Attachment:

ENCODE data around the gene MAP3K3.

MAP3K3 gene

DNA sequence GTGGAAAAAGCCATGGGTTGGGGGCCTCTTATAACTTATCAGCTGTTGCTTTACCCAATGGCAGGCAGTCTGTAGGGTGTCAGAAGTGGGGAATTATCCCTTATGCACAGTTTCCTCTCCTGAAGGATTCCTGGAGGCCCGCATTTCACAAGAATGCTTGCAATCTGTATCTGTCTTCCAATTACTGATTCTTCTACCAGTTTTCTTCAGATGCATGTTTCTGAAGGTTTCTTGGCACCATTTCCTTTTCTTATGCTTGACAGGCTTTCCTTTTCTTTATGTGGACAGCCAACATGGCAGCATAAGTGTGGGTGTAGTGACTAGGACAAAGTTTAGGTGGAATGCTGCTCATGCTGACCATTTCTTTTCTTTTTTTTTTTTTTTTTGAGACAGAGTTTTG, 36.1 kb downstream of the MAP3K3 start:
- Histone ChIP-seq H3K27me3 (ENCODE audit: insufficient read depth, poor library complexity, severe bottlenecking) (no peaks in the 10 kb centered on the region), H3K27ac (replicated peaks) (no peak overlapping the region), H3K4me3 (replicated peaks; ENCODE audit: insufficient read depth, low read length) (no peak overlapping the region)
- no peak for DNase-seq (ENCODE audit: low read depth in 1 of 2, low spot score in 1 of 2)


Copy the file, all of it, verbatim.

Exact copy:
ENCODE data around the gene MAP3K3.

MAP3K3 gene

DNA sequence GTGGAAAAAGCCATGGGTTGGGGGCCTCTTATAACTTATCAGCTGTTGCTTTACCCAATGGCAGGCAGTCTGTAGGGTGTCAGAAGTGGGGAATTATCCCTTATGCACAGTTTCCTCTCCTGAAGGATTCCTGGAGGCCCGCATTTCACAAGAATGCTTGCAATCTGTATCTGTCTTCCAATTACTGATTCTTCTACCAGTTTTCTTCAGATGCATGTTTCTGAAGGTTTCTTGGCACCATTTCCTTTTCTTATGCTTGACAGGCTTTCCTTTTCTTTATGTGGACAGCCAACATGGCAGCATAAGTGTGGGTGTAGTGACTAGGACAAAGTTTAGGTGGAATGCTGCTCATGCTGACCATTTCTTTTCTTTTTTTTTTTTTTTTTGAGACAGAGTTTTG, 36.1 kb downstream of the MAP3K3 start:
- Histone ChIP-seq H3K27me3 (ENCODE audit: insufficient read depth, poor library complexity, severe bottlenecking) (no peaks in the 10 kb centered on the region), H3K27ac (replicated peaks) (no peak overlapping the region), H3K4me3 (replicated peaks; ENCODE audit: insufficient read depth, low read length) (no peak overlapping the region)
- no peak for DNase-seq (ENCODE audit: low read depth in 1 of 2, low spot score in 1 of 2)